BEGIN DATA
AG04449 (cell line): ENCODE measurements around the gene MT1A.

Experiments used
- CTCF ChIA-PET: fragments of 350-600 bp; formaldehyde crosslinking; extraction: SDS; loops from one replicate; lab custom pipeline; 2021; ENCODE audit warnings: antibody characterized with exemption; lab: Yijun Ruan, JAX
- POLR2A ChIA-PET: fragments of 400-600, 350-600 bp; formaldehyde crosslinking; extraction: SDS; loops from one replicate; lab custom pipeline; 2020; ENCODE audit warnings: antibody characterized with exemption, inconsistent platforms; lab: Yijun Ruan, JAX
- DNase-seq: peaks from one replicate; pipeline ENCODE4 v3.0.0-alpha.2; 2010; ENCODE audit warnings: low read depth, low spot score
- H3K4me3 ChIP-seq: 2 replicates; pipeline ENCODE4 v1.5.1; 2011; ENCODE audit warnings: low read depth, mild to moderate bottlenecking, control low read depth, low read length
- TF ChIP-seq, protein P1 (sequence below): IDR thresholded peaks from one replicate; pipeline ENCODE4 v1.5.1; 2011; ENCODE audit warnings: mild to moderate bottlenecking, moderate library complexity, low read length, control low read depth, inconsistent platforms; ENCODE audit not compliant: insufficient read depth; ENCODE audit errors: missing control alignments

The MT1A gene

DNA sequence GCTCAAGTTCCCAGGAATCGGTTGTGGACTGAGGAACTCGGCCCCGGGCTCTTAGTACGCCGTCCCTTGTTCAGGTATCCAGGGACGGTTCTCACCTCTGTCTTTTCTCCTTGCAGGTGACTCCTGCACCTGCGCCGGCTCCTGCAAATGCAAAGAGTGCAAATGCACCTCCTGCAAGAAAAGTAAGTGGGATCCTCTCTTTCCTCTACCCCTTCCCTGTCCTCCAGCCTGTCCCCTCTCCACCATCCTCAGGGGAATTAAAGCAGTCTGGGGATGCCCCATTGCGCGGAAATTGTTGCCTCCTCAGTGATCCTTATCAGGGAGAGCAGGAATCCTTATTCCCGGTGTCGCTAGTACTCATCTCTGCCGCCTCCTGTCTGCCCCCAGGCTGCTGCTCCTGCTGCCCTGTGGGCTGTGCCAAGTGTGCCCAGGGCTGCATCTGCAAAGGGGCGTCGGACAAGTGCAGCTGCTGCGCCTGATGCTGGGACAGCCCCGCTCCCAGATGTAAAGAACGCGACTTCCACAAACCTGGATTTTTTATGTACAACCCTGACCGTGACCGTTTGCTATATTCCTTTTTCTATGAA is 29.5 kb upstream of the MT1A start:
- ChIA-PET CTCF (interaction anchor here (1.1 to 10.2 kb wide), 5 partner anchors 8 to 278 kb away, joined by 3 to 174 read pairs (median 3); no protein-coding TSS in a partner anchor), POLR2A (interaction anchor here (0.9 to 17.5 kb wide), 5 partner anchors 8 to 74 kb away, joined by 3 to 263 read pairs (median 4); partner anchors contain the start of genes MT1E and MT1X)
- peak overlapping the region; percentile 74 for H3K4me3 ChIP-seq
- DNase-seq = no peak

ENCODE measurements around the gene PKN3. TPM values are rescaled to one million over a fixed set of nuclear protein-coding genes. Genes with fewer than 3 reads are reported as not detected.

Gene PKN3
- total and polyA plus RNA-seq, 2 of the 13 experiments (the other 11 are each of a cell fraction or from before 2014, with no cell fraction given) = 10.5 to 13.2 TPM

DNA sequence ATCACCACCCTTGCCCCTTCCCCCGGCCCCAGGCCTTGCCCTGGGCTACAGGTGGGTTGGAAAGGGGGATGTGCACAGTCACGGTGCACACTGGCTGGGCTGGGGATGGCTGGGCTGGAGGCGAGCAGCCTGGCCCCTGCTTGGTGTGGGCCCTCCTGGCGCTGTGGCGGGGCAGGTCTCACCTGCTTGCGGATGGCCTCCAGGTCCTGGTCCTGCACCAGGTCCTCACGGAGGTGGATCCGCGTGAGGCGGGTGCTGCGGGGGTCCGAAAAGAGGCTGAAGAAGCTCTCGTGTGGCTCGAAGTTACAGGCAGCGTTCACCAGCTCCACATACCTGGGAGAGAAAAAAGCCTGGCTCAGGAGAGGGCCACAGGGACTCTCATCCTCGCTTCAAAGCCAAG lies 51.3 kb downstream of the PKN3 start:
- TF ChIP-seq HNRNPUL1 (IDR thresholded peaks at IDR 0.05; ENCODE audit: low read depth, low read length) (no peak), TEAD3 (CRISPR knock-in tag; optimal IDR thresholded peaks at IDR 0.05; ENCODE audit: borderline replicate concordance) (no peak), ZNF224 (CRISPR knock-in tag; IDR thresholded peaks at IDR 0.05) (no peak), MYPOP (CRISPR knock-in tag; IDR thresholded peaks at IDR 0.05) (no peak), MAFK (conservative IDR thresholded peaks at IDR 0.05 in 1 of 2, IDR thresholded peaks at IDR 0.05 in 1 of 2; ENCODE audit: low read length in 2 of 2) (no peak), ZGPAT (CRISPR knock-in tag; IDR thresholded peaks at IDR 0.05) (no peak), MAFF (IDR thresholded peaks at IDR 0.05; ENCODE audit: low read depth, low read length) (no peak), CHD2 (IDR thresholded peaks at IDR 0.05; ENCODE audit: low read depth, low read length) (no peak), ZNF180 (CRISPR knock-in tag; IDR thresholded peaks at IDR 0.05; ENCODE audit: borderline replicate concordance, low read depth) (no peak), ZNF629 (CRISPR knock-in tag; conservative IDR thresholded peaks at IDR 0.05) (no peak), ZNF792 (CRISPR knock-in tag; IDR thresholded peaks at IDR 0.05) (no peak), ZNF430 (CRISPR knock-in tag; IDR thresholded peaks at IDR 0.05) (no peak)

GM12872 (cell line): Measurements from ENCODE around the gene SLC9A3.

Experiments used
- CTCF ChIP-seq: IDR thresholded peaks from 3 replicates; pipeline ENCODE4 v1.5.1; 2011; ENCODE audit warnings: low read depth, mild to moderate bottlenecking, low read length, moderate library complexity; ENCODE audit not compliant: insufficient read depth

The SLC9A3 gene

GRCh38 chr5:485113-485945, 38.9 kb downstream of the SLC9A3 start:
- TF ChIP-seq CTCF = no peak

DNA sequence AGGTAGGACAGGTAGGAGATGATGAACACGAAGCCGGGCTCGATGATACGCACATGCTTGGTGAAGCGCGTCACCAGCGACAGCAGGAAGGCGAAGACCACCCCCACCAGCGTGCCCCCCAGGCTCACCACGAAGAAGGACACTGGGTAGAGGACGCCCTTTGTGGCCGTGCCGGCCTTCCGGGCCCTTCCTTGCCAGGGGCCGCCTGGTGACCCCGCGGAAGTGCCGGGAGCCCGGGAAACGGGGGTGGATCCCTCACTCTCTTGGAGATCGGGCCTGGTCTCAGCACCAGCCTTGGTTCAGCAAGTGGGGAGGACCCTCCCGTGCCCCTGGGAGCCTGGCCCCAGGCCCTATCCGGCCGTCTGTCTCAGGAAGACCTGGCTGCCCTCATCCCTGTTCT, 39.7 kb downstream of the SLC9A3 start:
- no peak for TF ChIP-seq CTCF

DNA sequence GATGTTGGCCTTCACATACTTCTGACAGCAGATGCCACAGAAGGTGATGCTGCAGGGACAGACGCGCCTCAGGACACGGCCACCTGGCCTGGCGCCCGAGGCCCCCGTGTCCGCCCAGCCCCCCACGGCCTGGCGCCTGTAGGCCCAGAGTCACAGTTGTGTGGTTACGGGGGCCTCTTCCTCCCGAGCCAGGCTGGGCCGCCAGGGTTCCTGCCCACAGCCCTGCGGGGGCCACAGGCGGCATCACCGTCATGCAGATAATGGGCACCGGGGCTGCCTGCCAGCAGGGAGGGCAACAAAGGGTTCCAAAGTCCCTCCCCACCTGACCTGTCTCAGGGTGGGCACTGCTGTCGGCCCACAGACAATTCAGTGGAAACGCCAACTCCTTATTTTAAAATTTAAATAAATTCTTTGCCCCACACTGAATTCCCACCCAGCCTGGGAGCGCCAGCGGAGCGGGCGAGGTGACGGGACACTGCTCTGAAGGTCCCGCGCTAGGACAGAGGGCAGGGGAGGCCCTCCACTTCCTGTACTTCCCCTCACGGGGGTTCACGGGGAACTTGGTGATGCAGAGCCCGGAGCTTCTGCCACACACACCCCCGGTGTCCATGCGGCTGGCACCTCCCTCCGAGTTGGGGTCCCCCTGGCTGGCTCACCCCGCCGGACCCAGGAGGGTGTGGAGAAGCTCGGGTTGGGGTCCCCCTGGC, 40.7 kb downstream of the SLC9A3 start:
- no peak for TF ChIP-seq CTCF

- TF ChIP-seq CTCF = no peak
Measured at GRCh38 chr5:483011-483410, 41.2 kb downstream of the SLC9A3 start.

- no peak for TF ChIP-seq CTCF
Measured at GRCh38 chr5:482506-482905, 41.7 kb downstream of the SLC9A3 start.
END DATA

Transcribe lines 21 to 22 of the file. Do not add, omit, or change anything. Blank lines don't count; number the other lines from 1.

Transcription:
The SLC9A3 gene

GRCh38 chr5:485113-485945, 38.9 kb downstream of the SLC9A3 start: